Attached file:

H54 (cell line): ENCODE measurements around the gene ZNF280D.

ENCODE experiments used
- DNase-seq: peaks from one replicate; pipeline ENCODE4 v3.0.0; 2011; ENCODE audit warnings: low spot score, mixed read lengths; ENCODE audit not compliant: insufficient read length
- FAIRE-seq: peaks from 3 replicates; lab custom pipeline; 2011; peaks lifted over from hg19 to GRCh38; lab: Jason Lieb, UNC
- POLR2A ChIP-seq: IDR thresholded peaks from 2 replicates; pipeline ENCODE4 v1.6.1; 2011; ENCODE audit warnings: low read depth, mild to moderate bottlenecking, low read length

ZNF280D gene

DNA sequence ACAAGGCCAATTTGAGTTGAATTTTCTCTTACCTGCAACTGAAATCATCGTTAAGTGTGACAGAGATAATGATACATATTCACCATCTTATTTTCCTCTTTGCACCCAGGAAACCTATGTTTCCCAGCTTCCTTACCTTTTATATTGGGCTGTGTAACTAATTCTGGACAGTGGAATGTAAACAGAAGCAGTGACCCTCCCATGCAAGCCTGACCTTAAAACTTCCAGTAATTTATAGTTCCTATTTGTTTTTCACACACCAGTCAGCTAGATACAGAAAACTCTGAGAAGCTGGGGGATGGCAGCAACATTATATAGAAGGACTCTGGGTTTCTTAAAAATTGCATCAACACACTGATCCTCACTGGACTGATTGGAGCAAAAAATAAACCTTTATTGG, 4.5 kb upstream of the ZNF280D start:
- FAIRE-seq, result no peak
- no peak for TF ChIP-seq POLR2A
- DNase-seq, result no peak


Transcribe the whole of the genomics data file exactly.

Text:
H54 (cell line): ENCODE measurements around the gene ZNF280D.

ENCODE experiments used
- DNase-seq: peaks from one replicate; pipeline ENCODE4 v3.0.0; 2011; ENCODE audit warnings: low spot score, mixed read lengths; ENCODE audit not compliant: insufficient read length
- FAIRE-seq: peaks from 3 replicates; lab custom pipeline; 2011; peaks lifted over from hg19 to GRCh38; lab: Jason Lieb, UNC
- POLR2A ChIP-seq: IDR thresholded peaks from 2 replicates; pipeline ENCODE4 v1.6.1; 2011; ENCODE audit warnings: low read depth, mild to moderate bottlenecking, low read length

ZNF280D gene

DNA sequence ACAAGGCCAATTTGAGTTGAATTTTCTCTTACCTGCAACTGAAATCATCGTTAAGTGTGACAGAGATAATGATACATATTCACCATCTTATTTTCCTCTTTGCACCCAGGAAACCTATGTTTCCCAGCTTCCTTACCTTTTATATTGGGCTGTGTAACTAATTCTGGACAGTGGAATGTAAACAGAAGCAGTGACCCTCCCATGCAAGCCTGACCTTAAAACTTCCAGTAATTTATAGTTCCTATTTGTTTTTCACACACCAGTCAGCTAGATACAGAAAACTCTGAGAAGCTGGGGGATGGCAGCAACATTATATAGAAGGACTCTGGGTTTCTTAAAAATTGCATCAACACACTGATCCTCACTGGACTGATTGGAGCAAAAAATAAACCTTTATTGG, 4.5 kb upstream of the ZNF280D start:
- FAIRE-seq, result no peak
- no peak for TF ChIP-seq POLR2A
- DNase-seq, result no peak